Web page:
Theme park noise battle is reignited
A COUPLE are set to take on Alton Towers at the High Court in a legal fight which could ultimately force the theme park to relocate or shut some rides.
Stephen and Suzanne Roper have waged a legal battle against the theme park for a decade.
Now they have won the right to a full High Court trial during which the amount of noise generated by the park will be investigated.
The couple, who have lived just 100 yards away from the park entrance at Farley since 1968, say their lives have been made a misery by noise from the rides and screams from thrill-seekers as well as fireworks and music.
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They first launched their legal fight in 2002, but after years of wrangling, their claim for an injunction and damages was thrown out in January 2011.
Judge Mr Justice Hickinbottom later overturned that decision, bringing the claim back to life.
Alton Towers owner, the Tussauds Group, then sought permission to appeal that ruling, but yesterday, Lord Justice Laws ruled that there was no reasonable prospect of success, and refused permission for the appeal.
The judge also ordered the Tussauds Group to pay the Ropers £8,500 in legal costs in respect of yesterday's hearing.
The decision now paves the way for a full court hearing. The Ropers will seek an injunction forcing the park owners to close or relocate some rides and an order forcing them to pay damages for noise suffered from 1998 to the present.
Speaking after the latest hearing, the couple's solicitor, Richard Buxton, said: "We are pleased that the trial can now proceed. Now we can stop worrying about court procedure."
On reviving the couple's claim, High Court judge Mr Justice Hickinbottom said that he did so 'with a heavy heart' because the cost of proceedings could lead to 'grave financial difficulties for the claimants', if they are unsuccessful.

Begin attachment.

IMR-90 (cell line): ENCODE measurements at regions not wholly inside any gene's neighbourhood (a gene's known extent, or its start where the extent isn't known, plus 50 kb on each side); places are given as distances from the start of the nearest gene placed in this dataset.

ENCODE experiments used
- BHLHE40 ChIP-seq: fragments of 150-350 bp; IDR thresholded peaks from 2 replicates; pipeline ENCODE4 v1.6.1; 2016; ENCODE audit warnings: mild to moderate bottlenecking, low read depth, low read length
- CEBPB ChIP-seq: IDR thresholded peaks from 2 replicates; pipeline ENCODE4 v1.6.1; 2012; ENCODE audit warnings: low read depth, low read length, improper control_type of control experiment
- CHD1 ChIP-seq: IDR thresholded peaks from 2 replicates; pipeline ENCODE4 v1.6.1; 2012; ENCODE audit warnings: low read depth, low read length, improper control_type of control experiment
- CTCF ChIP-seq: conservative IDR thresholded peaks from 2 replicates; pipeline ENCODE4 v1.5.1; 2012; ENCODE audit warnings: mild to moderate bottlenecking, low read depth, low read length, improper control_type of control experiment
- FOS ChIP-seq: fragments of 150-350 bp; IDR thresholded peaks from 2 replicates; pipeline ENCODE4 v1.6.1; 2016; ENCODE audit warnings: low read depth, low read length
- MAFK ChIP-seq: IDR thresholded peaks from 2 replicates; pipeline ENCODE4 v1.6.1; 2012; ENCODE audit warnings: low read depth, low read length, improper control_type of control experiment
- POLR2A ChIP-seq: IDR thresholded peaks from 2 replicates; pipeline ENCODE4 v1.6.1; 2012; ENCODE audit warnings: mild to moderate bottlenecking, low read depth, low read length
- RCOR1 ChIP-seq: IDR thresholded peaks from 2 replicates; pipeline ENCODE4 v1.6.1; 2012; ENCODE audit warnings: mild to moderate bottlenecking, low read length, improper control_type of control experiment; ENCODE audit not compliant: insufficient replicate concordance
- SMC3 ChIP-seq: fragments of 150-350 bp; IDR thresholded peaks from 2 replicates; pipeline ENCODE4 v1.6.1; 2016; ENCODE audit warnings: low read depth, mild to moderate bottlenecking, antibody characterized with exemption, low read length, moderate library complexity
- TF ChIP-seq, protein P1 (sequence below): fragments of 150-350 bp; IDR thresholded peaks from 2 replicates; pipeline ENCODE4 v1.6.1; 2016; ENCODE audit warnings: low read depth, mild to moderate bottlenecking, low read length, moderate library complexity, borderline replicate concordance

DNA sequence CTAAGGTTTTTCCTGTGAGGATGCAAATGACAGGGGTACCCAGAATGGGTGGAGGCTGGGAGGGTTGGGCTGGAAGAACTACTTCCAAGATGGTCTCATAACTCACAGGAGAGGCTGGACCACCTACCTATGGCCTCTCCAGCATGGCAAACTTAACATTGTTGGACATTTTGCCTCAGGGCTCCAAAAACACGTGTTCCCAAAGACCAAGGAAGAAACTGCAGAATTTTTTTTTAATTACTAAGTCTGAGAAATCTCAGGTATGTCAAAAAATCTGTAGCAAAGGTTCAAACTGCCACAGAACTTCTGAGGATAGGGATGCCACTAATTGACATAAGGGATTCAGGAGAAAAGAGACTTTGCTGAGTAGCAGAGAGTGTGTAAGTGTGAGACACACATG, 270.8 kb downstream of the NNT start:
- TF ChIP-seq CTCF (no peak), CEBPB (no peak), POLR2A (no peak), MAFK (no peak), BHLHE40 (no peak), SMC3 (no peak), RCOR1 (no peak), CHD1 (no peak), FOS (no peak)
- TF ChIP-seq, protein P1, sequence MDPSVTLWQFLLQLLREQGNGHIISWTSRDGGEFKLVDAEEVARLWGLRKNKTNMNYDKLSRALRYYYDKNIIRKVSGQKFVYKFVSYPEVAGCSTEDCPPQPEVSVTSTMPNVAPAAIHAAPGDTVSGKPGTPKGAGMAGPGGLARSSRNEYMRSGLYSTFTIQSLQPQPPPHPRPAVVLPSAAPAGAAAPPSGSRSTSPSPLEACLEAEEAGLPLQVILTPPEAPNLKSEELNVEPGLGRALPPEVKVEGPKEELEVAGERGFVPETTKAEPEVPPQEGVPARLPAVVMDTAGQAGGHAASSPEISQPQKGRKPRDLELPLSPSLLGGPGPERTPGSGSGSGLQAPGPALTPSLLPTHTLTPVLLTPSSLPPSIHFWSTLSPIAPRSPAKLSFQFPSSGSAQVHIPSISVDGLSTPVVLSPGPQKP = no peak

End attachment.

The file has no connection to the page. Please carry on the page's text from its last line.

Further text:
In July last year, the couple were refused a protective costs order – which would effectively limit their potential liability to pay Tussaud's legal costs if they lose.
Judge Mr Justice Burnett found that they have an income of £200,000 a year, own three mortgage-free properties and are, "by any standard rich".
Mr Roper is a former chairman and shareholder of Churchill China, who retired in May, 2007. Neighbours of the company's Sandyford factory have for years complained about noise from the site.
Stella Heritage, of Castle Hill Road, Alton, said: "I don't suppose anyone expected Alton Towers would grow as big as it has, or to become as noisy as it is.
"But it is a theme park. We can hear the noise of people screaming where we are, especially if you are out in the garden, but I can't honestly say it bothers us.
"Traffic on the other hand is a huge problem."
A spokesman for Alton Towers said: "We are disappointed with the judgment and we will continue to defend our position.
"We've been part of the community for over 200 years and we have always sought to be a responsible and co-operative neighbour. We will continue to work closely with our neighbours, the vast majority of whom recognise the valuable contribution we make to the community and are very supportive."